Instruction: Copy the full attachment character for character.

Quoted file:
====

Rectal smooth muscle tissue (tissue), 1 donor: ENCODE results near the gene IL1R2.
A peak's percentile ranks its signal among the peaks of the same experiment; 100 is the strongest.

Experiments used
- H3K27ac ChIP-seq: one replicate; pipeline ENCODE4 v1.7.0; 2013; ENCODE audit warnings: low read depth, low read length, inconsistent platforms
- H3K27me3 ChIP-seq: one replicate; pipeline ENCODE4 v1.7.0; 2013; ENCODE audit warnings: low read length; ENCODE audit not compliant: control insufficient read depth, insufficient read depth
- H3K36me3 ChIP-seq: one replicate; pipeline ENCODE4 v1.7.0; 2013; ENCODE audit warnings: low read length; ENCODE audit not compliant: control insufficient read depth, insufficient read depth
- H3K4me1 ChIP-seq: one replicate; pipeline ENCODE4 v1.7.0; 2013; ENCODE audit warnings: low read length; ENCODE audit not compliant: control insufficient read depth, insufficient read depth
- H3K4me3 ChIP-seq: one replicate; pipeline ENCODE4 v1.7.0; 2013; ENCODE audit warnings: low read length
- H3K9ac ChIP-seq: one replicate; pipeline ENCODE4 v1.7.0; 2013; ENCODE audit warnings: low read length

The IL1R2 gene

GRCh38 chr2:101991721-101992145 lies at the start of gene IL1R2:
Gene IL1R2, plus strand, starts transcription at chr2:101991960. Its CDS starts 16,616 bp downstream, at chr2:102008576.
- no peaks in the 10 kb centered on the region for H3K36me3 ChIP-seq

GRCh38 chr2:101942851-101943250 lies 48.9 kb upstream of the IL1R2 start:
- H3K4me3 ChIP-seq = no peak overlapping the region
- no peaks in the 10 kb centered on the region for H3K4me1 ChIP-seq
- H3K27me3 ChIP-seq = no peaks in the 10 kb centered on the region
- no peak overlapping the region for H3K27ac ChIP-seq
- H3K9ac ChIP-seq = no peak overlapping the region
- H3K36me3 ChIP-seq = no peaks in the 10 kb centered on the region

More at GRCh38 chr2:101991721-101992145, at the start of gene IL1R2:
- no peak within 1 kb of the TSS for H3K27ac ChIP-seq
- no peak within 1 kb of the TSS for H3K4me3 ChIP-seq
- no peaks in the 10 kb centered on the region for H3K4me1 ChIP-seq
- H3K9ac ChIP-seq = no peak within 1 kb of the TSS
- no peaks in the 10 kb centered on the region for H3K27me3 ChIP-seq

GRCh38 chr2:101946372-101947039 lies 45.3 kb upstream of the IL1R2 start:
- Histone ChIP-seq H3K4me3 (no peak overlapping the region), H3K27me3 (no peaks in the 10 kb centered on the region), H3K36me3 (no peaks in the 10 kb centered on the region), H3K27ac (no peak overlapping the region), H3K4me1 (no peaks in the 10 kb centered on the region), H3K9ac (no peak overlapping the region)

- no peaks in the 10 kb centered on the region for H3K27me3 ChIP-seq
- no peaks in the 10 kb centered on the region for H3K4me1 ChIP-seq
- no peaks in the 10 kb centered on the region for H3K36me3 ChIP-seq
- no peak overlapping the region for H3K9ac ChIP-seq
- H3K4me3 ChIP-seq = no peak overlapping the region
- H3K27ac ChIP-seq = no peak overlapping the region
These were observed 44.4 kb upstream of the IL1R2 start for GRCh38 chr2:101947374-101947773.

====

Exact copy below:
Rectal smooth muscle tissue (tissue), 1 donor: ENCODE results near the gene IL1R2.
A peak's percentile ranks its signal among the peaks of the same experiment; 100 is the strongest.

Experiments used
- H3K27ac ChIP-seq: one replicate; pipeline ENCODE4 v1.7.0; 2013; ENCODE audit warnings: low read depth, low read length, inconsistent platforms
- H3K27me3 ChIP-seq: one replicate; pipeline ENCODE4 v1.7.0; 2013; ENCODE audit warnings: low read length; ENCODE audit not compliant: control insufficient read depth, insufficient read depth
- H3K36me3 ChIP-seq: one replicate; pipeline ENCODE4 v1.7.0; 2013; ENCODE audit warnings: low read length; ENCODE audit not compliant: control insufficient read depth, insufficient read depth
- H3K4me1 ChIP-seq: one replicate; pipeline ENCODE4 v1.7.0; 2013; ENCODE audit warnings: low read length; ENCODE audit not compliant: control insufficient read depth, insufficient read depth
- H3K4me3 ChIP-seq: one replicate; pipeline ENCODE4 v1.7.0; 2013; ENCODE audit warnings: low read length
- H3K9ac ChIP-seq: one replicate; pipeline ENCODE4 v1.7.0; 2013; ENCODE audit warnings: low read length

The IL1R2 gene

GRCh38 chr2:101991721-101992145 lies at the start of gene IL1R2:
Gene IL1R2, plus strand, starts transcription at chr2:101991960. Its CDS starts 16,616 bp downstream, at chr2:102008576.
- no peaks in the 10 kb centered on the region for H3K36me3 ChIP-seq

GRCh38 chr2:101942851-101943250 lies 48.9 kb upstream of the IL1R2 start:
- H3K4me3 ChIP-seq = no peak overlapping the region
- no peaks in the 10 kb centered on the region for H3K4me1 ChIP-seq
- H3K27me3 ChIP-seq = no peaks in the 10 kb centered on the region
- no peak overlapping the region for H3K27ac ChIP-seq
- H3K9ac ChIP-seq = no peak overlapping the region
- H3K36me3 ChIP-seq = no peaks in the 10 kb centered on the region

More at GRCh38 chr2:101991721-101992145, at the start of gene IL1R2:
- no peak within 1 kb of the TSS for H3K27ac ChIP-seq
- no peak within 1 kb of the TSS for H3K4me3 ChIP-seq
- no peaks in the 10 kb centered on the region for H3K4me1 ChIP-seq
- H3K9ac ChIP-seq = no peak within 1 kb of the TSS
- no peaks in the 10 kb centered on the region for H3K27me3 ChIP-seq

GRCh38 chr2:101946372-101947039 lies 45.3 kb upstream of the IL1R2 start:
- Histone ChIP-seq H3K4me3 (no peak overlapping the region), H3K27me3 (no peaks in the 10 kb centered on the region), H3K36me3 (no peaks in the 10 kb centered on the region), H3K27ac (no peak overlapping the region), H3K4me1 (no peaks in the 10 kb centered on the region), H3K9ac (no peak overlapping the region)

- no peaks in the 10 kb centered on the region for H3K27me3 ChIP-seq
- no peaks in the 10 kb centered on the region for H3K4me1 ChIP-seq
- no peaks in the 10 kb centered on the region for H3K36me3 ChIP-seq
- no peak overlapping the region for H3K9ac ChIP-seq
- H3K4me3 ChIP-seq = no peak overlapping the region
- H3K27ac ChIP-seq = no peak overlapping the region
These were observed 44.4 kb upstream of the IL1R2 start for GRCh38 chr2:101947374-101947773.